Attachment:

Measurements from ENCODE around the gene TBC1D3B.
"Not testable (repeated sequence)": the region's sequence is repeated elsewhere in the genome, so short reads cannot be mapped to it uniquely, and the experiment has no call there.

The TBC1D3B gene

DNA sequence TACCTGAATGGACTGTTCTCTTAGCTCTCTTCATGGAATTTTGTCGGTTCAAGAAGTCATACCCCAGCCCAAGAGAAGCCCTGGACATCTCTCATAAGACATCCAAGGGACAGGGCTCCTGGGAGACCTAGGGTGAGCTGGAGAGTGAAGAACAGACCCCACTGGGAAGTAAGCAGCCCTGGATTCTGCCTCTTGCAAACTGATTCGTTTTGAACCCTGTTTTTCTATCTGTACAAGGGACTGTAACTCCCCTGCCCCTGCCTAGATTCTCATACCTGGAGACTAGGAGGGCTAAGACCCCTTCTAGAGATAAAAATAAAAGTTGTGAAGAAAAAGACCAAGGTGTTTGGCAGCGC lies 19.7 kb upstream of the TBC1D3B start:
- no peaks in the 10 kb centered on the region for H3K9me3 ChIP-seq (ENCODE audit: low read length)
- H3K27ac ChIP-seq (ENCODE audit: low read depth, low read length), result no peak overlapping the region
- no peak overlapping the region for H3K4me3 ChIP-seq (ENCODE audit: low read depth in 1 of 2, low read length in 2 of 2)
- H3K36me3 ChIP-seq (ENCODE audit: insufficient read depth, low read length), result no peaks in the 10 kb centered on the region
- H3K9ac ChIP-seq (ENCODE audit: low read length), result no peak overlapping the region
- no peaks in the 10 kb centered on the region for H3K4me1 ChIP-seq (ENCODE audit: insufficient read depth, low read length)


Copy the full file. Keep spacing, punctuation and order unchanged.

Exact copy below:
Measurements from ENCODE around the gene TBC1D3B.
"Not testable (repeated sequence)": the region's sequence is repeated elsewhere in the genome, so short reads cannot be mapped to it uniquely, and the experiment has no call there.

The TBC1D3B gene

DNA sequence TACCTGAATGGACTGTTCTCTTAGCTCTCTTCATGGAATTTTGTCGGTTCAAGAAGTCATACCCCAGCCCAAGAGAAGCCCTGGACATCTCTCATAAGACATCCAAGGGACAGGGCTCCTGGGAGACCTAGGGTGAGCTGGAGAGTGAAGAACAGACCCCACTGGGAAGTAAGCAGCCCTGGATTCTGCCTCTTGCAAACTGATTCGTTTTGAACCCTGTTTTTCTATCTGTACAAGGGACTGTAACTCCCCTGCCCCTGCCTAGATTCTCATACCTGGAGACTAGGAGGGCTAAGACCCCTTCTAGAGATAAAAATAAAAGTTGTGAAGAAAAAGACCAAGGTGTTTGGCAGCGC lies 19.7 kb upstream of the TBC1D3B start:
- no peaks in the 10 kb centered on the region for H3K9me3 ChIP-seq (ENCODE audit: low read length)
- H3K27ac ChIP-seq (ENCODE audit: low read depth, low read length), result no peak overlapping the region
- no peak overlapping the region for H3K4me3 ChIP-seq (ENCODE audit: low read depth in 1 of 2, low read length in 2 of 2)
- H3K36me3 ChIP-seq (ENCODE audit: insufficient read depth, low read length), result no peaks in the 10 kb centered on the region
- H3K9ac ChIP-seq (ENCODE audit: low read length), result no peak overlapping the region
- no peaks in the 10 kb centered on the region for H3K4me1 ChIP-seq (ENCODE audit: insufficient read depth, low read length)